The purpose of law to allow more than one court or police station to exercise jurisdiction is not to permit two agencies to inquire into the same incident simultaneously. It only intends that either of the two or both or more could take cognisance in case part of an offence is committed under their jurisdiction. The difference between inquiry into the ‘cause of death’ under Section 174 of the CrPC and investigation into an offence cannot be exploited in favour of the latter just because ‘the cause of death’ is not ascertained. Courts must rise to make this distinction irrelevant when investigation is generally preceded by such an inquiry.

The Indian Police are often questioned for not registering FIRs despite being well equipped with information disclosing an offence and having territorial jurisdiction over the case. Under such circumstances, the police of the two States fighting over jurisdiction of a case raises moral questions. A cognisable offence is registered so that it can be taken to its logical conclusion. If an agency is ready to transfer a case almost immediately after registration to another, its intention could be questioned.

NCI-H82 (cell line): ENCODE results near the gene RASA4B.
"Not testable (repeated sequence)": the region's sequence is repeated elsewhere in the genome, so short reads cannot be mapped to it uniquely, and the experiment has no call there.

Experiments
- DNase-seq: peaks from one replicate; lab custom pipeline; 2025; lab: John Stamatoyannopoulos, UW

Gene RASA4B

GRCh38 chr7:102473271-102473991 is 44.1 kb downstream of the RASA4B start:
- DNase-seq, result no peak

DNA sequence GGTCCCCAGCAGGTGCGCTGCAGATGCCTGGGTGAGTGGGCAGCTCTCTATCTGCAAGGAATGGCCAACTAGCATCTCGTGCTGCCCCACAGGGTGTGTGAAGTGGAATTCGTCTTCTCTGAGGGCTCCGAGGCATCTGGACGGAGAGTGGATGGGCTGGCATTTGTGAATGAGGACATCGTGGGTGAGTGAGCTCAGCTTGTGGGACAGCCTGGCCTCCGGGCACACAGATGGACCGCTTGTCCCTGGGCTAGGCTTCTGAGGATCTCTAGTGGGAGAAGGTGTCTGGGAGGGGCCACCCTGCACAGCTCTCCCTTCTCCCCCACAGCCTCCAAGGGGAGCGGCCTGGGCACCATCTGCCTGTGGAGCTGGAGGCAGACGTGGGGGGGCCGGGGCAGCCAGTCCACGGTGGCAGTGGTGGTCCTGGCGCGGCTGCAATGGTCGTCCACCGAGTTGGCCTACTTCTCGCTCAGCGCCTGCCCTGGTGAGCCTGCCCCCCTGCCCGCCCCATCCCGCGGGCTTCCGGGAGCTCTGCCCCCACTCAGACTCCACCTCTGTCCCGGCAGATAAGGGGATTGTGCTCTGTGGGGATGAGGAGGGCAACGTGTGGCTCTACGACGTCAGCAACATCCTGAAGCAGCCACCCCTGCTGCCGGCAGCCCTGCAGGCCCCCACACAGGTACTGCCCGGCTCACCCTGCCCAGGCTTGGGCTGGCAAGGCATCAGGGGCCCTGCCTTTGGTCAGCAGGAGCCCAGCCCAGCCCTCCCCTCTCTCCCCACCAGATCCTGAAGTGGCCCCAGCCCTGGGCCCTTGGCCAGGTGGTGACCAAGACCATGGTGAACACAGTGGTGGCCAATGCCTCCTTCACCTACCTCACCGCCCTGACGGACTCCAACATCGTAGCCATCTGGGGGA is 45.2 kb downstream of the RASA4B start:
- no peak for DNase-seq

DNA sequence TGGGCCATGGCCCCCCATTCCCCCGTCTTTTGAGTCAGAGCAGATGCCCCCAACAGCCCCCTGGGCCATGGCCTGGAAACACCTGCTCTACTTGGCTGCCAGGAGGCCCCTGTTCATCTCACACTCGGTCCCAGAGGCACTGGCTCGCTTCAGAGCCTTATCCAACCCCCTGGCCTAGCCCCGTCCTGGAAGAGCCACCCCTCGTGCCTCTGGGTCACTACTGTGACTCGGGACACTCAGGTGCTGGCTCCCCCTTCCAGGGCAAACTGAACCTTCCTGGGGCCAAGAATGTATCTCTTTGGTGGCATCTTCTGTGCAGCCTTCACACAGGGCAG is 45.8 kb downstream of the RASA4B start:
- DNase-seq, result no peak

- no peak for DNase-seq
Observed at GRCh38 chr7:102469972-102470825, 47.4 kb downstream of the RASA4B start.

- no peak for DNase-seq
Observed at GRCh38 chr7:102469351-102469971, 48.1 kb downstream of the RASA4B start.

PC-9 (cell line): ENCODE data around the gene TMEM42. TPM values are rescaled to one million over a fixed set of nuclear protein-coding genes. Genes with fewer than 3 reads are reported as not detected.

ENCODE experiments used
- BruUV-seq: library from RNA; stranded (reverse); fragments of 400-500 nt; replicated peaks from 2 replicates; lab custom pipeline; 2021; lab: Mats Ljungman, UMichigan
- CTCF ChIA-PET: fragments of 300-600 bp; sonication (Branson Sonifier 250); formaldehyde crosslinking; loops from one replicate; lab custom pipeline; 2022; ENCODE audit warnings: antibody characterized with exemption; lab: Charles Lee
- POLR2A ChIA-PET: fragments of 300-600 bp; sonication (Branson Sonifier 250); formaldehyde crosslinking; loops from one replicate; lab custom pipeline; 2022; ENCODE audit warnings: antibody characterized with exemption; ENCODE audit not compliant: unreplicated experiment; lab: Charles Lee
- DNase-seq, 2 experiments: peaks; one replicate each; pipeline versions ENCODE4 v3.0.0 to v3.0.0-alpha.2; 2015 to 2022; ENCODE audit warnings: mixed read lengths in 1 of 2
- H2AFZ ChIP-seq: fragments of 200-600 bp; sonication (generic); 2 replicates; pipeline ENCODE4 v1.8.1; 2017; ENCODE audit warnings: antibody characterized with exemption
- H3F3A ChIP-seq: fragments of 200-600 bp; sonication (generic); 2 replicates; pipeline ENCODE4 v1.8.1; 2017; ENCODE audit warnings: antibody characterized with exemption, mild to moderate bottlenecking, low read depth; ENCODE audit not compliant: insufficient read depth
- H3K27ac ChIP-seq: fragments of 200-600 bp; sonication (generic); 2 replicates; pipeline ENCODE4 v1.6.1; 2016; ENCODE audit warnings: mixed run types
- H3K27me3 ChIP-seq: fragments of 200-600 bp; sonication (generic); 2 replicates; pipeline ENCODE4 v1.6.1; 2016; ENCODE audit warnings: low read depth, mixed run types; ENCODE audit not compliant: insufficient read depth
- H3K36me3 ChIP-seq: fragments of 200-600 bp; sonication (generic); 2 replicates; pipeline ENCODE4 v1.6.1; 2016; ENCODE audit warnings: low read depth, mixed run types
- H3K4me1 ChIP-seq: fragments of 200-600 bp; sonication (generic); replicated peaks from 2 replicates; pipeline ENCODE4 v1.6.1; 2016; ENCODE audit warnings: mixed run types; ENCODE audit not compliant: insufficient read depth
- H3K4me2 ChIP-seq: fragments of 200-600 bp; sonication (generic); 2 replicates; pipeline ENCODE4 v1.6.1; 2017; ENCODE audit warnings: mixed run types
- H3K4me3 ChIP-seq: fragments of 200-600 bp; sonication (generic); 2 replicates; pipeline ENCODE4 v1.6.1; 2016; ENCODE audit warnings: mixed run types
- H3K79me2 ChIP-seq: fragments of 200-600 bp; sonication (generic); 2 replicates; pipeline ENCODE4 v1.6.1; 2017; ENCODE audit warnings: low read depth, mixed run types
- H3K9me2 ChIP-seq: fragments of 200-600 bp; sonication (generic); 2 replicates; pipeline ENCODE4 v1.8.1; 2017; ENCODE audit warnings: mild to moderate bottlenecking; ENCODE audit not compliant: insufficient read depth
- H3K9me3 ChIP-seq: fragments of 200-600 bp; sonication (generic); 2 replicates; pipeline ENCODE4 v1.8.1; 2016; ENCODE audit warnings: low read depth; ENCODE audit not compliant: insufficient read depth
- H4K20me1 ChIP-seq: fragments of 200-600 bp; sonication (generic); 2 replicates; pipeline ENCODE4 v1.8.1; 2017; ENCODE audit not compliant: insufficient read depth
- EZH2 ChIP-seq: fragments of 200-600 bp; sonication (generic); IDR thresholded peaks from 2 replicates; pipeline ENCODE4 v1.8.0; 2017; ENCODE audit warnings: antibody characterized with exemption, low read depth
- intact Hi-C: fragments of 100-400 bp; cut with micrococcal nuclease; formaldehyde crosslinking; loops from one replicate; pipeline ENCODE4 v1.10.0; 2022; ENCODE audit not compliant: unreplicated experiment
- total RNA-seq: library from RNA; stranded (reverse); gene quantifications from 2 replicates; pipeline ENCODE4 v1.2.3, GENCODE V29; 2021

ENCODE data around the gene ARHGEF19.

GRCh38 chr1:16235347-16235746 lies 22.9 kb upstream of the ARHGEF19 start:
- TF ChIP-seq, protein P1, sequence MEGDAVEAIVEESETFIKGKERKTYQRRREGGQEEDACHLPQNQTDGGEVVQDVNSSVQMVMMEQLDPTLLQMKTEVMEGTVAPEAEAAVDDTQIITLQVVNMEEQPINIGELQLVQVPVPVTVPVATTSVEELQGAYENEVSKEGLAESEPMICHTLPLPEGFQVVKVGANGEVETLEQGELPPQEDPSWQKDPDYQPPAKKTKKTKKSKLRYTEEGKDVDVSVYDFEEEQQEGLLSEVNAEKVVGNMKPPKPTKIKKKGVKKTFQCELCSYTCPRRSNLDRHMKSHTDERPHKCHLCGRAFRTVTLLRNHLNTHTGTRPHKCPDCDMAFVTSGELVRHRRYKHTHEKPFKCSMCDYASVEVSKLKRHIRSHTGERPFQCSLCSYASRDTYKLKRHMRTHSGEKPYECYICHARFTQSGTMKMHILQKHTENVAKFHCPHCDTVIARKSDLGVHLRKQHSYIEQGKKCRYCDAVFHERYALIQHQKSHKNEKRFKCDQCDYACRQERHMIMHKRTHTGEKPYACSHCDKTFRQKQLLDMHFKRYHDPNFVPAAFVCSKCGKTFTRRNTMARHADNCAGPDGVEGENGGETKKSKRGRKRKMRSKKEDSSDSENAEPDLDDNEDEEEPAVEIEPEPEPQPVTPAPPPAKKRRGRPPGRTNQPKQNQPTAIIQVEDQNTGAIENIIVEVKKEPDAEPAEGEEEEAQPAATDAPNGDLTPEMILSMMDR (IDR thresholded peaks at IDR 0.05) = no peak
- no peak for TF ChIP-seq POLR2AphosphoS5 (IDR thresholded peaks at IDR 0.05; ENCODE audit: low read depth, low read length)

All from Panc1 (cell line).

The matter of jurisdiction

It is a settled law that if an offence is disclosed, the court will not normally interfere with an investigation and the matter of rightful jurisdiction will be decided only when the final report is submitted in the court. However, when an inquiry into the cause of death is pending, registration of a direct cognisable case with regard to the same incident at any other place may defeat the whole objective of having the rightful jurisdiction under the CrPC. Though the Supreme Court, in Lalita Kumari (2013), directed that the registration of an FIR is mandatory, each police station has its own notified territorial area to ascertain the actual cause of action of any offence or incident. When it is clearly known that some other police authority who has rightful jurisdiction is already inquiring into the cause of death to ascertain abetment to suicide, the law need not be exploited to debar that agency only on technical grounds.

The statement of Rajput’s father was first recorded by the Mumbai Police, which did not disclose commission of any cognisable offence. If he had received any additional piece of information disclosing any cognisable offence, either he or the Patna Police (with FIR at zero) should have handed over the same to the Mumbai Police. But this was not done. The issue of territorial jurisdiction must be resolved at an appropriate time.


ग्रामीण इलाकों में व्यय बढ़ाने का उचित निर्णय

विनायक चटर्जी , (लेखक फीडबैक इन्फ्रा के चेयरमैन हैं)